Science and Philosophy
The primary function of a sperm is to deliver male DNA to the egg, and therefore the quality of the DNA delivered is of clear importance to the developing embryo and pregnancy success. Standard semen analysis generally provides information about the quality of sperm as a delivery vessel (i.e., motility, concentration, morphology) but does not directly assess what is being delivered, namely the DNA. One way of assessing the quality or “integrity” of sperm DNA is by measuring the fragmented sperm DNA (DNA breaks). The quantity of breaks is reflected by the amount of DNA that exists as a single strand (ssDNA) rather than in the intact double strand form (dsDNA).
Sperm quality is dependent on the amount of damage to the sperm DNA or DNA fragmentation. Sperm DNA fragmentation has little or nothing to do with the parameters that we measure on the routine semen analysis. However, the degree of DNA fragmentation correlates very highly with the inability of the sperm to initiate a birth regardless of the technology used to fertilize the egg such as insemination, IVF or ICSI.
By testing for sperm DNA fragmentation, many cases of formally “unexplained” infertility can now be explained. To test for sperm DNA fragmentation; we use the Sperm Chromatin Structure Assay (SCSA). A stress is applied (low pH). The sperm are then labelled with a special orange coloured dye that only attaches to the ends of broken DNA within the sperm cell. If the DNA is intact then no dye will attach to the sperm. The sperm are passed single file by a beam of light that hits the dye inside the sperm cell and reflects light at a specific wavelength causing the sperm to appear either orange (damaged) or green (normal). A computer counts the percentage of green versus orange-labelled sperm and software allows for creation of a graphic plot of the percent of damaged sperm giving an index known as the DNA fragmentation Index (DFI).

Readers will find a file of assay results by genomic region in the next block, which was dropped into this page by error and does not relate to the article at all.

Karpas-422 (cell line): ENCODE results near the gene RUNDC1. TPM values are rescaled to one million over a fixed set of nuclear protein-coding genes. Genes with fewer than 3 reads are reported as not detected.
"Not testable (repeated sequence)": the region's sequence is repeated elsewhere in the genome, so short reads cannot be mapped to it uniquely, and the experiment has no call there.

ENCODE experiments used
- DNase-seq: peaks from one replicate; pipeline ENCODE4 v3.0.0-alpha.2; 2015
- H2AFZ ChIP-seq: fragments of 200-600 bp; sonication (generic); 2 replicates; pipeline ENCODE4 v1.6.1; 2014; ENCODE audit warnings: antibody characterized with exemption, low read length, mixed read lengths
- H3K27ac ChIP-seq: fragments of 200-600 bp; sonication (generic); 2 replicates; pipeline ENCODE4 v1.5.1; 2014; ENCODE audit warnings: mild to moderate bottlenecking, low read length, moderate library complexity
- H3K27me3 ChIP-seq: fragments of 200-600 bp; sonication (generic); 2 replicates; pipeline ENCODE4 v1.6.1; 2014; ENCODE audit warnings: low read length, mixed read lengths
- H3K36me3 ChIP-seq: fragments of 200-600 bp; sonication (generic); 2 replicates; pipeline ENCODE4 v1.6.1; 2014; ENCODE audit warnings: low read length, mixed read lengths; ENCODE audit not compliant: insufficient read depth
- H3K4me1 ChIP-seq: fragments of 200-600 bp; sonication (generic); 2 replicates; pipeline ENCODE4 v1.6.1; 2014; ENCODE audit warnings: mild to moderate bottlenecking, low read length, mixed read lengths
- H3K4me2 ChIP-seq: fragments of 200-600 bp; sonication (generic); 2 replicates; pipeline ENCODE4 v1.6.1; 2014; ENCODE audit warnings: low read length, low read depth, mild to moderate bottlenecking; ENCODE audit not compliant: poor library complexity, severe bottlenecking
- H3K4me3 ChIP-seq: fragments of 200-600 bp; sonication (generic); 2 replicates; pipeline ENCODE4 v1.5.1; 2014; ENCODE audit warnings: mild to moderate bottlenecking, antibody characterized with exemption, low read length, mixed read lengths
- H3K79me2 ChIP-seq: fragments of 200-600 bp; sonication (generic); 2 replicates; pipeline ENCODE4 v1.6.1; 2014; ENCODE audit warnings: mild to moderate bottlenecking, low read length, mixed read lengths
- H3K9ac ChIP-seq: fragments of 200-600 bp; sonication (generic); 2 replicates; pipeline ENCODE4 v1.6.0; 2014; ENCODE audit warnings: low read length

A normal sample has less then 15% of the sperm with DNA damage. Men with poor fertility potential have greater then 30% of their sperm damaged. The causes of high DNA fragmentation are those same causes of male factor infertility that we have known about for years such as chemical/toxin exposure, heat exposure, varicocele, infection, age, smoking, testicular cancer, radiation, and anything that increases the free radical levels in the semen among a list of many other things. It is very important to understand that sperm DNA fragmentation can change with time and it can be improved in many cases. The goal of a male factor evaluation is to seek out the causes of poor sperm quality and try to correct them so conception can occur naturally or to improve the sperm quality for IVF and maximize the chances of success. In situations where DFI can’t be improved there is evidence to suggest that removing the sperm directly from the testicle via biopsy and using it with ICSI may lead to better outcomes then using poor quality ejaculated sperm.
All men with an abnormal semen analysis are candidates for this test as well as men with normal semen analyses who have failed IVF for unexplained reasons. Those couples using egg donors or surrogates may also benefit from screening prior to going thru the procedures because the effort and costs are so great. Men with poor DFI should have a male factor evaluation including a physical examination by a male reproductive specialist.